Exploring Menswear: The New English Dandy and his origins

I’m looking at this amazing book to learn more about menswear. I’m going to go through the introduction now and in later posts I will explore each chapter of the book.

Cicolini, A. 2005. The New English Dandy. London: Thames and Hudson.

The term ‘dandy’ invites an impossibly diverse range of interpretations and definitions. Alice Cicolini investigates extensively the New English Dandy, or as she puts it “the surging international profile of British menswear [focusing] on six styles that define the contemporary English dandy”. (For my purpose I’m not going to worry about whether menswear is designed by London designers or not, its all such a global thing now anyway).

She looks at:

  • The Gentleman “the inheritors of a classic tailoring elegance, masters of subtlety and detail”
  • Neo Modernist “the reappearance of Modernism in English style and its heritage”
  • East End Flaneur “a particular bohemian dandy informed by music, art and design”
  • Celebrity Tailor “the arbiters of superstar taste and notoriety”
  • Terrace Casual “the Mancunian revivalists of working-class style”
  • New Briton “the designers and dandies engaged in re-interpreting contemporary national identity”

Here are some images of menswear that I love.. and just as an experiment I’m pairing each image with one of the six styles, so I can look back on it and see how inaccurate I was in my knowledge of menswear and the New English Dandy.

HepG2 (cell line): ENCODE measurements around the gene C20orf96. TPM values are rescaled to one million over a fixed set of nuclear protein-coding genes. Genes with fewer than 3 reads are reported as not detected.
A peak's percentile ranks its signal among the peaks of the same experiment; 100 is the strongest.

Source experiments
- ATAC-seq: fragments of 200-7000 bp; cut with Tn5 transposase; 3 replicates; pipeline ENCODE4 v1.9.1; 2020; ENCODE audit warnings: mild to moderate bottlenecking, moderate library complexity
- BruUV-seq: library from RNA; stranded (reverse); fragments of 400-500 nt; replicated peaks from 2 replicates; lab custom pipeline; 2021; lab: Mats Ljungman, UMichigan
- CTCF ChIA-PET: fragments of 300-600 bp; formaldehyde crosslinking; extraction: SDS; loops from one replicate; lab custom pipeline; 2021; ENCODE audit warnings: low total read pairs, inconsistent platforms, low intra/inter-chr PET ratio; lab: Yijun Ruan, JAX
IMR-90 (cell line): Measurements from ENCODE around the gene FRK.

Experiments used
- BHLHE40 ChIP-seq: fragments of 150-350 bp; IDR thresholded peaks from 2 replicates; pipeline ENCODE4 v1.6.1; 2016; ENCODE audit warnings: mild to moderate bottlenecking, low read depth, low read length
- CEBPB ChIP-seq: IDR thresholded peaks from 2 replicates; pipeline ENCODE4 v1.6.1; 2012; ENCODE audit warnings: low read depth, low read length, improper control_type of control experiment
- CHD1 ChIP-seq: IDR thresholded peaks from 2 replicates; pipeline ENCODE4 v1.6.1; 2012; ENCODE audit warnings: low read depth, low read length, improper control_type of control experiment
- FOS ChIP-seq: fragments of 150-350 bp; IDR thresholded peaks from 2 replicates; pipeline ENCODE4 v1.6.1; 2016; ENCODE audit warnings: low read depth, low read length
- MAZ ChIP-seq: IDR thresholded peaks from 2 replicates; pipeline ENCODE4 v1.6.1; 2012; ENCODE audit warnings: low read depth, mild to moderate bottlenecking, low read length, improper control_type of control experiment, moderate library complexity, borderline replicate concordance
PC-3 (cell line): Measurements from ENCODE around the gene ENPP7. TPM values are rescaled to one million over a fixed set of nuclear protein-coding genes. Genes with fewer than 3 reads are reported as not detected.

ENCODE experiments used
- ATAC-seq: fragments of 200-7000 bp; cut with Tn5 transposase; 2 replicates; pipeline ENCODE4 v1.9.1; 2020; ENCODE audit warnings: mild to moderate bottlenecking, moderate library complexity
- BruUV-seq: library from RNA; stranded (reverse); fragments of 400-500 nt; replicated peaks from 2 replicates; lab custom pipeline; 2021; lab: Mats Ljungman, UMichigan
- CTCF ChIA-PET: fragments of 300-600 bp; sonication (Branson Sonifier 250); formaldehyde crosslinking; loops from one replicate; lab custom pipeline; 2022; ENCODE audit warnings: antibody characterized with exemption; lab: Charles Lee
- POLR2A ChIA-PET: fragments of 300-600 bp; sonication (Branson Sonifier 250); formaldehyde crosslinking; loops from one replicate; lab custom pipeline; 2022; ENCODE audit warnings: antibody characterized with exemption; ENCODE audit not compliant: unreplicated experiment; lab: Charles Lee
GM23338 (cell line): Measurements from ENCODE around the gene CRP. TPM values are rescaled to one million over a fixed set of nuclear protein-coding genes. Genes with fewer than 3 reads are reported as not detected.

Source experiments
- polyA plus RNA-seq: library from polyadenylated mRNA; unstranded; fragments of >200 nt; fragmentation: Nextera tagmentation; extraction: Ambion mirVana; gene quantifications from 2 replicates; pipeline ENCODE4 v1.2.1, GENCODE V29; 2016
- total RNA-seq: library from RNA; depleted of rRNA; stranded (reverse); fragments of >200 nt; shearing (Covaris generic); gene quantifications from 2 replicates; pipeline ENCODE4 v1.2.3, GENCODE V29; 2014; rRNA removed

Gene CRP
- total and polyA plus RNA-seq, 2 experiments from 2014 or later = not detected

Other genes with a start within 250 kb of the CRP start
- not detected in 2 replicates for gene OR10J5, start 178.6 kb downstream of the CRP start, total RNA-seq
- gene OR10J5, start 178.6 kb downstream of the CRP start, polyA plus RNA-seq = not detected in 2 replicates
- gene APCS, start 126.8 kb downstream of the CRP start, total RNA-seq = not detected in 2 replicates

The Gentleman? Philip Sparks SS09

The Neo Modernist? Claude Grant AW09

The East End Flaneur? Obscur mensrag.com

The Celebrity Tailor? Editorial from 2magazine (Sean Opry)

The Terrace Casual? Conference of Birds SS09

The New Briton? Tom Ford Mens SS09

Cicolini does make sure to mention that although there are vast differences between the various groups, there are shared traits underpinning the deliberate choices the men from each are making.

“Consideration, neatness, awareness of the importance of detail, appreciation of line, investment in quality and an enjoyment of a certain distinction that an understanding of these elements combine to afford – all are characteristics that defined the style of the original dandy’s dandy of 1790s Regency London, George Bryan ‘Beau’ Brummell.”

Robert Geller AW09 and Beau Brummell

Robert Geller AW09

The rest of the introduction Cicolini talks about the definition of the dandy which I am going to include a bit of, because it is so integral to menswear.

Beau Brummell is one of the most significant figures in history in relation to menswear. He was the turning point in history which saw men leaving the extravagant dress to the women. Cicolini describes him as having been a “flamboyant puritan; a man who rejected the trappings of a cosseted aristocratic lifestyle, the silks, velvets and lace cut to create an exaggerated figure, whilst at the same time displaying a shrewd recognition of the importance of aesthetics, form and line in the making of the modern man.” He was the first dandy.

Ellen Moers (on Beau Brummell) in The Dandy: